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A Collection of Newfoundland Wills
As always, confirm these, as you would any other source material.
Will of James Collins
from Newfoundland will books volume 12 page 357 probate year 1923
In re JAMES COLLINS. DECEASED.
In the name of God Amen This is the last Will and Testament of me James Collins of Placentia Bank Manager.
I appoint Wm. F. O'Reilly Stipendiary Magistrate Executor of this my last Will and Testament.
I will the sum of Twenty dollars that the Holy Sacrifice of the Mass be celebrated Twenty times for the repose of the souls of my wife and my self.
I will that all my debts and funeral expenses including a headstone be paid immediately after my death.
I will devise and bequeath to my nephew Albert J. Ryan my half of the dwelling house known as Beach Cottage also the ground on which it is situated and the land attached which means the Wood Yard the land on the North Side of the house and one half the front garden.
I will devise and bequeath the balance of my money to Teresa Ryan, Maud Ryan, Kate Barron, Minnie Keiley, Maria Dunphy, Margaret Keiley and Constance Keiley share and share alike.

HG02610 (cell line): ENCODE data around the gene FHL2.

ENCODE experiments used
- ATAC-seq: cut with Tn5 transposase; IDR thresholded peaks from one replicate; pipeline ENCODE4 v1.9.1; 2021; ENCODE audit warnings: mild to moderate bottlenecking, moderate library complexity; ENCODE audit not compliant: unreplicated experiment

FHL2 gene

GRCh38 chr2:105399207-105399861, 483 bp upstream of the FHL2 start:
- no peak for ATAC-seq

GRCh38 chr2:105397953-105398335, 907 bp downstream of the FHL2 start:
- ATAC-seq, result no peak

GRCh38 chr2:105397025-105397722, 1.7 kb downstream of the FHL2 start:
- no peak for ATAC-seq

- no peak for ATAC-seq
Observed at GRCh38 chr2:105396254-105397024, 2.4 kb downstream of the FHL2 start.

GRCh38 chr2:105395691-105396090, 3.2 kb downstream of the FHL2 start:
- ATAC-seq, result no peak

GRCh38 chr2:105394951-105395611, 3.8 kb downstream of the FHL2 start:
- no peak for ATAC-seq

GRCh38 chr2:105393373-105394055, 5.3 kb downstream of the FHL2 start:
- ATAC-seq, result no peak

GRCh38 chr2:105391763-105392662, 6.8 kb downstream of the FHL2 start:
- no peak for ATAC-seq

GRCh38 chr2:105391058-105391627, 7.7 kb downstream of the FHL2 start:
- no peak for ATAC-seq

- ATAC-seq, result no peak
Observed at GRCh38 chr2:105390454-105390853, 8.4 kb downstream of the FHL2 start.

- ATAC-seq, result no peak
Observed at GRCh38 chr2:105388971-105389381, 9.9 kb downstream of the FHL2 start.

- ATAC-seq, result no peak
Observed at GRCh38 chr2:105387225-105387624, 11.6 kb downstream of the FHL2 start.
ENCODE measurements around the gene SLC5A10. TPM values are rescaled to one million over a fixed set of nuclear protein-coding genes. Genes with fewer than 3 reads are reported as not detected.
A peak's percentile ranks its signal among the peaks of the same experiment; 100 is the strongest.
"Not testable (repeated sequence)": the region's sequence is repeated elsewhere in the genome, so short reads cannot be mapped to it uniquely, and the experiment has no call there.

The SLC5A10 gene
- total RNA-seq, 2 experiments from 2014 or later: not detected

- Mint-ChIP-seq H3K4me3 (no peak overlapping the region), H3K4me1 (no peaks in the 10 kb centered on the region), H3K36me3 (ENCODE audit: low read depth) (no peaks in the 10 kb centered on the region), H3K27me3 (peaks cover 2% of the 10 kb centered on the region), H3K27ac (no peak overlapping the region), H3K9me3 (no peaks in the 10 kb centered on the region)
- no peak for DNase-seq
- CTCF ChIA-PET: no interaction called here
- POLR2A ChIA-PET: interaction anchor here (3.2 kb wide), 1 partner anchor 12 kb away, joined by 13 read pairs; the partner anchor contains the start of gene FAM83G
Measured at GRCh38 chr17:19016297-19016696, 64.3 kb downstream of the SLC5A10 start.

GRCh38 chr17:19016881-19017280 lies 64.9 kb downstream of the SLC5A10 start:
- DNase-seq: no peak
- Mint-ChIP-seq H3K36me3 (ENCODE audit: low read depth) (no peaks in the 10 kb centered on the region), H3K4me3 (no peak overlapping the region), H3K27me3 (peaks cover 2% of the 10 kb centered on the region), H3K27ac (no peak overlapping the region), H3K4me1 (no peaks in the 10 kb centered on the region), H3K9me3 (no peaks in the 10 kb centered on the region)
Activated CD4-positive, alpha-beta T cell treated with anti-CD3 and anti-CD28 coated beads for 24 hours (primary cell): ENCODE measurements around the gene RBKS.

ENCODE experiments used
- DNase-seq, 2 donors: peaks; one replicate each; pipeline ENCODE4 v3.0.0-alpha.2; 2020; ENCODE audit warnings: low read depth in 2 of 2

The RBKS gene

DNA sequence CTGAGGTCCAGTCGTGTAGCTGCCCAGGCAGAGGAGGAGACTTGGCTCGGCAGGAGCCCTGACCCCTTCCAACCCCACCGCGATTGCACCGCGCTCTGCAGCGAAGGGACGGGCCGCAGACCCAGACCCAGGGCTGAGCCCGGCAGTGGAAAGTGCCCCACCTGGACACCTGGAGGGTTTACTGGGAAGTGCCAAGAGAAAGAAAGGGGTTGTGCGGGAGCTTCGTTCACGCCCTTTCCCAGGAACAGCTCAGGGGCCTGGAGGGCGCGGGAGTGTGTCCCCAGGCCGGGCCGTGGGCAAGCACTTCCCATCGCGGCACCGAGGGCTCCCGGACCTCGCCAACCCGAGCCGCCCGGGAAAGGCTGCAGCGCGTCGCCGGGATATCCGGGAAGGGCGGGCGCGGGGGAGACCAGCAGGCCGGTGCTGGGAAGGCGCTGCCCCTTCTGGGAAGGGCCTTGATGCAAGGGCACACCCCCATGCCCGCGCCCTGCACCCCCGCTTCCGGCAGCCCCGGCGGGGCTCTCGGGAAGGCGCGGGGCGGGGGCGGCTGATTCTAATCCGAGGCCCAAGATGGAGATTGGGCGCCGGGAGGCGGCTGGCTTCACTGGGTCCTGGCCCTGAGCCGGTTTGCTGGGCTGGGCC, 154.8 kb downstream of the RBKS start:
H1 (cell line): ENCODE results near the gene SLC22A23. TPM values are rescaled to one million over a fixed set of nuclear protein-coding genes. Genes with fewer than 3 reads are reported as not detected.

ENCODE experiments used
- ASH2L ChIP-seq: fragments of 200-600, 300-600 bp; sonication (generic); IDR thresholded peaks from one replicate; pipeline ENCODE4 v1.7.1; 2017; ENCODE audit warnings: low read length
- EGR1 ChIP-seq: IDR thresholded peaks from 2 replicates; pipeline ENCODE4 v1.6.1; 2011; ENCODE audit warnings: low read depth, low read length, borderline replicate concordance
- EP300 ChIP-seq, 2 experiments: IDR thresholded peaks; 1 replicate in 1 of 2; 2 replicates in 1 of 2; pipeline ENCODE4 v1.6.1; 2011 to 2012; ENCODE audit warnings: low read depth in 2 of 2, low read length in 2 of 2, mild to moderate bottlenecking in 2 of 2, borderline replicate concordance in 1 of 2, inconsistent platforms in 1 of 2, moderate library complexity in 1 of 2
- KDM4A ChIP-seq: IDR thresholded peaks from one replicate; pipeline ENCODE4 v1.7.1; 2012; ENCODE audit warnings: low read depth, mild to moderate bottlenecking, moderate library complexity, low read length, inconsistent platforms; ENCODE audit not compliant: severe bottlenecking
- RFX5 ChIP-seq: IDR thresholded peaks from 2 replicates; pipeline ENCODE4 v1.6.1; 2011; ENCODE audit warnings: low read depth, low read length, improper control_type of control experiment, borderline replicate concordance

Signed published and declared at Placentia this 7th day of October A. D. 1922 in the presence of the witnesses. JAMES COLLINS.
Signed by the Testator and acknowledged by him to be his last Will and Testament in our presence who in his presence at his request and in the presence of each other we have hereunto subscribed our names as witnesses. Ernest J. Collins. Edward Collins.
William F. Lloyd
Registrar of the Supreme Court of Newfoundland
(Listed in the Margin next to this will the following)
Fiat April 24/23
Horwood C. J.
to William F.
|Note: The wills in those will books are NOT actual wills. They are hand-written copies of a, "last will and testament," written by the court clerk, after the death of the testator, when the executor presented them to the court for probate. The court clerk didn't list the signatures at the bottom, he (or she) just put them in the book in whatever order they were in, on the original document, no spacing most of the time, no punctuation. The originals were kept by the executor. |
We who have typed these wills, have made every effort to include all the errors that were on the microfilm, in order to avoid destroying the integrity of the originals, where ever they may be.
This page contributed by Judy Benson and Ivy F. Benoit
REVISED BY: Ivy F. Benoit June 24, 2002
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